Magnetron sputtering is a highly versatile thin film deposition technique for coating films with excellent adhesion and high density. A type of physical vapor deposition (PVD) coating technology, magnetron sputtering is a plasma-based coating process where a magnetically confined plasma is created near the surface of a target material. Positively charged energetic ions from the plasma collide with the negatively charged target material, and atoms from the target are ejected or “sputtered”, which then deposit on a substrate.
Magnetron sputtering uses a closed magnetic field to trap electrons, increasing the efficiency of the initial ionization process and creating the plasma at lower pressures, reducing both background gas incorporation in the growing film and energy losses in the sputtered atom through gas collisions. Magnetron sputtering is often chosen for the deposition of metallic and insulating coatings that have specific optical or electrical properties.
Denton Vacuum has provided some of the largest early magnetron sputtering systems for large area glass coating in response to increasing demand for high-quality functional films in many diverse market sectors. We were among the first to use sputtering for biological sample preparation by eliminating energetic electrons to keep them from damaging fragile organic material, like in our Desk V “gold standard” SEM preparation series.
Continuing this tradition of innovation, Denton offers flexible sputtering platforms that can be configured with multiple magnetron sources. Our systems are configurable to support a variety of sputtering approaches. Conductive target materials, such as metals, are typically sputtered with DC power supplies. Magnetic materials, such as nickel or iron, are DC sputtered with enhanced magnet packs. Insulating target materials are reactively sputtered with either RF or Pulsed DC power delivery systems. A fully integrated Plasma Emission Monitor (PEM) system was developed to enable high-rate, controlled reactive sputtering. Denton has ongoing internal R&D programs to help advance the state-of-the art in both metallic and reactive sputtering.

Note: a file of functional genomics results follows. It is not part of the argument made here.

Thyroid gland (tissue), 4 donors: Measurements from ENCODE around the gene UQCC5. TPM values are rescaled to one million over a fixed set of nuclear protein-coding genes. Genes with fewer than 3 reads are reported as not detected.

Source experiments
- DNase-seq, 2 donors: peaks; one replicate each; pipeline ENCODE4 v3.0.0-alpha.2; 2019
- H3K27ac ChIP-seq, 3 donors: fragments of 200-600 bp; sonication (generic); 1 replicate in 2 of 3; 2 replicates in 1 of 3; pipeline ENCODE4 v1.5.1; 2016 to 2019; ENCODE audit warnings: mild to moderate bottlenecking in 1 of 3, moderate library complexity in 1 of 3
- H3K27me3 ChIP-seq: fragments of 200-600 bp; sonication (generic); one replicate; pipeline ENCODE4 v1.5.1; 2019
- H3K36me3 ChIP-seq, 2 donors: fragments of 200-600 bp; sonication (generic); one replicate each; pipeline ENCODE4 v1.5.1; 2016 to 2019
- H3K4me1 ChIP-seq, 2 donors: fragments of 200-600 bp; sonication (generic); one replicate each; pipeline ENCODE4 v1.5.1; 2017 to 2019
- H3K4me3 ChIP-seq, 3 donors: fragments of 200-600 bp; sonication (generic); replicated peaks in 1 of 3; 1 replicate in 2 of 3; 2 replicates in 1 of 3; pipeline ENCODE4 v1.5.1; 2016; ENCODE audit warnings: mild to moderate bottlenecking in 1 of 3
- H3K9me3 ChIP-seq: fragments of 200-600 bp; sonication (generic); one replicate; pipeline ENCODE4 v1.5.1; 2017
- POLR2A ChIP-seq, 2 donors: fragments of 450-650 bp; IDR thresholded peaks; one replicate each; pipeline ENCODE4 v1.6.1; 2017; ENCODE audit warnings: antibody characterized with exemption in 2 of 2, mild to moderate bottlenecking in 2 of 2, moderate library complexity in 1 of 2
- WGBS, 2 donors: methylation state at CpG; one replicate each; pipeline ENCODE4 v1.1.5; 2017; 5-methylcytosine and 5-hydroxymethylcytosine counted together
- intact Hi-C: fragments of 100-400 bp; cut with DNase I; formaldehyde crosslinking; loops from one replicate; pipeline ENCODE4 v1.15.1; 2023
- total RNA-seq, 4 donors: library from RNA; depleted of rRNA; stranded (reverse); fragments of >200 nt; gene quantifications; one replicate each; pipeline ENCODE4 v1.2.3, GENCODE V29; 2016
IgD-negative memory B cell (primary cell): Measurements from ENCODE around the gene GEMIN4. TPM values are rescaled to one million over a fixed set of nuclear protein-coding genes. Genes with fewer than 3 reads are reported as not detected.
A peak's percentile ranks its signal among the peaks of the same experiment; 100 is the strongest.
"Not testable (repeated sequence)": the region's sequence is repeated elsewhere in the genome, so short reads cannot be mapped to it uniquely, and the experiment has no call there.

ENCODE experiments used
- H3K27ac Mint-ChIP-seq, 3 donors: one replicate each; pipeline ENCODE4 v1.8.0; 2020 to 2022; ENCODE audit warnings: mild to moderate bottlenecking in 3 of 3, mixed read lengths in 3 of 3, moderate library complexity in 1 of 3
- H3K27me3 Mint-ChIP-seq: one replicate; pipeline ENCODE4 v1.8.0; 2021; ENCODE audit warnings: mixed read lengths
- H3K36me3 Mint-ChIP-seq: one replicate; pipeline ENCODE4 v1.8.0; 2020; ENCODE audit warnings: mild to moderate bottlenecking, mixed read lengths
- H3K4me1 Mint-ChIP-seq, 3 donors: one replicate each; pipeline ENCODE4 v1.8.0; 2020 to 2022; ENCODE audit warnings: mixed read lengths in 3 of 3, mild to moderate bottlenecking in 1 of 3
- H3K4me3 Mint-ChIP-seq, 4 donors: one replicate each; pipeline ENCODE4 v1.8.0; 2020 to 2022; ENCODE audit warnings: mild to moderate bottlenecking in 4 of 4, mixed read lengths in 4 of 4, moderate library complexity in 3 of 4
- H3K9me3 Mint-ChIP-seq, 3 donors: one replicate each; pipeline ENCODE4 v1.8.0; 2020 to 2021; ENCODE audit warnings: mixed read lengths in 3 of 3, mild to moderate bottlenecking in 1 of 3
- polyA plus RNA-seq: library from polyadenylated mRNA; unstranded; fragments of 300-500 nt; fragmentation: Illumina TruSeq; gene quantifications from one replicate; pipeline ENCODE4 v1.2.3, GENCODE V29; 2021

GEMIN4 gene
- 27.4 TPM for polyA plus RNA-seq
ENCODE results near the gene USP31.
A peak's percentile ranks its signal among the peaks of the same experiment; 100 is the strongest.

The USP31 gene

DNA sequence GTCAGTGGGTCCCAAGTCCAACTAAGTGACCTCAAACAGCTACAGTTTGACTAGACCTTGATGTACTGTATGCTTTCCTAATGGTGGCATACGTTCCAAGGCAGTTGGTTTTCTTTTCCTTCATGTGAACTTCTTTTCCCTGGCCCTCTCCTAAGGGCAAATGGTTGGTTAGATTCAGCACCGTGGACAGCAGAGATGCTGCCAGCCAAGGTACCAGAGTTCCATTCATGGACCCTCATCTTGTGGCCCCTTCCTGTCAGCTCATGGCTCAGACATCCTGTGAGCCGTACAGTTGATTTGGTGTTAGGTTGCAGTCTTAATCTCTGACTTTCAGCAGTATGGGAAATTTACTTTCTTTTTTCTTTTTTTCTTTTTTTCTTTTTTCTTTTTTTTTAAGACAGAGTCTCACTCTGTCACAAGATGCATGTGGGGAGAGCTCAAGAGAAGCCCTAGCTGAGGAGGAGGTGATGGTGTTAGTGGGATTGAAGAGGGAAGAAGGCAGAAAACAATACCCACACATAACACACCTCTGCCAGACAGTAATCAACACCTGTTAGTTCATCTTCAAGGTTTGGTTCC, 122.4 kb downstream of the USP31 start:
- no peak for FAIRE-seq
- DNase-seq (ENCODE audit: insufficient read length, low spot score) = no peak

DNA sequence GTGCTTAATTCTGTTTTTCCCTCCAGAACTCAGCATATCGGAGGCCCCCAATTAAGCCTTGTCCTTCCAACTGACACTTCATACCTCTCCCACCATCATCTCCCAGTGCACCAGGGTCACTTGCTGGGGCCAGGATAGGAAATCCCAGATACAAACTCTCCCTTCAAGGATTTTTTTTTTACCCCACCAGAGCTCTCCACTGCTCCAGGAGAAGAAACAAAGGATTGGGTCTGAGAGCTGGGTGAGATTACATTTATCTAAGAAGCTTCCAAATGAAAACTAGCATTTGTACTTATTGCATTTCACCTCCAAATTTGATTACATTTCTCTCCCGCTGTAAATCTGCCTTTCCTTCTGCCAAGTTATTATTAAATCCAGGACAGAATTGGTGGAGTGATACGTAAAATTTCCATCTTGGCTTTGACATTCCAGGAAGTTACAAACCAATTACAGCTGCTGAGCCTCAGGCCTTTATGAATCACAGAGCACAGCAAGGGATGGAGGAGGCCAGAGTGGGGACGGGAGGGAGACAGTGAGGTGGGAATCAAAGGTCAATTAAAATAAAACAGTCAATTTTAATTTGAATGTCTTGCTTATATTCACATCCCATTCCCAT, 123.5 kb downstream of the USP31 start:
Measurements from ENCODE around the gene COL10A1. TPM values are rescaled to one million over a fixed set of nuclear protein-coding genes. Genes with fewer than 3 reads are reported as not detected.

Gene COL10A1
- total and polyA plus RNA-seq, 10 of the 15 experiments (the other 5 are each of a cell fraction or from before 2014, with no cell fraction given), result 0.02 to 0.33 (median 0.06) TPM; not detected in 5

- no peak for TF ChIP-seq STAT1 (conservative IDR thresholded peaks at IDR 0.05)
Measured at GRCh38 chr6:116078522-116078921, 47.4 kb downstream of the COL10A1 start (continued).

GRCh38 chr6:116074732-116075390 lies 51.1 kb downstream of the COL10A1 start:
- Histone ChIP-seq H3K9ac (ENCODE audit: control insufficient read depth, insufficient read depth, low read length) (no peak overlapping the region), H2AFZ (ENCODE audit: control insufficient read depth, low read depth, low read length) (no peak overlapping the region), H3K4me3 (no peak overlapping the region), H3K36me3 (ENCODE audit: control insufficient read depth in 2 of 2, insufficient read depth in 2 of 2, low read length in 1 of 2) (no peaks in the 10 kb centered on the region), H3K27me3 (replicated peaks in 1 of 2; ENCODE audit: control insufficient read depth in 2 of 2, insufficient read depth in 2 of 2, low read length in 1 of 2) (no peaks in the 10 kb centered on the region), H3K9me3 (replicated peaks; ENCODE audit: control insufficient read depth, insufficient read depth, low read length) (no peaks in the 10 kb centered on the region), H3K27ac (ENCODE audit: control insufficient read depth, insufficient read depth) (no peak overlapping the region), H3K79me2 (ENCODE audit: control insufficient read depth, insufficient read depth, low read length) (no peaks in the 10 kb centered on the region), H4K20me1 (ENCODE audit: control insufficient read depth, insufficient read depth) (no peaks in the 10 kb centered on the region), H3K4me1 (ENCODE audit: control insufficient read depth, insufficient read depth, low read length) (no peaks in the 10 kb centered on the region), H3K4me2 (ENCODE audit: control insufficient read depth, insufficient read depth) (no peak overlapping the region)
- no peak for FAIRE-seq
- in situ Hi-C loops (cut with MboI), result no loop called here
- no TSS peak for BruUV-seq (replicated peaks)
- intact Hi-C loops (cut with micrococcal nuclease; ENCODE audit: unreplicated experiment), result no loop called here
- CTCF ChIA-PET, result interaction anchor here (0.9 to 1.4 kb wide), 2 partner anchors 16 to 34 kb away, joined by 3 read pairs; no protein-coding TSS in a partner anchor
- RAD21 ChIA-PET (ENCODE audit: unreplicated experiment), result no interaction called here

In a planar cathode configuration, the cathode is mounted directly above the substrate. With this configuration, you can gain tight uniformity on one side of the substrate during sputtering for properties such as film thickness, sheet resistance and refractive index. It’s the ideal configuration for applications where co-sputtering is not a requirement. This cathode set-up also offers improved yield, good lift-off capability and a high deposition rate. Round cathodes are used in single substrate systems, and rectangular cathodes are used with in-line systems. You can read more about the benefits here.
In a confocal cathode configuration, multiple cathodes are positioned confocally to the substrate. This is the preferred method for applications requiring co-sputtering of multiple materials during thin film deposition. It allows you to deposit multiple materials without breaking vacuum. Confocal cathodes can also help you minimize target cost and optimize material transfer efficiency. It’s an ideal method for applications where high throughput or uniformity is not a necessity. You can read more about the benefits here.
With Denton’s patented Isoflux inverted cylindrical cathode, the substrate is placed on the inside of the cathode, and it is then sputtered on all sides, from all directions. This configuration offers excellent thickness control and precision, particularly for substrates with curved surfaces, which are used in precision optics. It’s the ideal option for applications where all sides of the substrate need to be coated uniformly, with high repeatability and exacting specs, such as implantable medical devices.
The Discovery Isoflux uses inverted cylindrical magnetron sputtering, or ICM sputtering. ICM sputtering is a patented thin film deposition technique that coats flat, curved, and 3D substrates with unparalleled uniformity and follows the same process steps as conventional magnetron sputtering.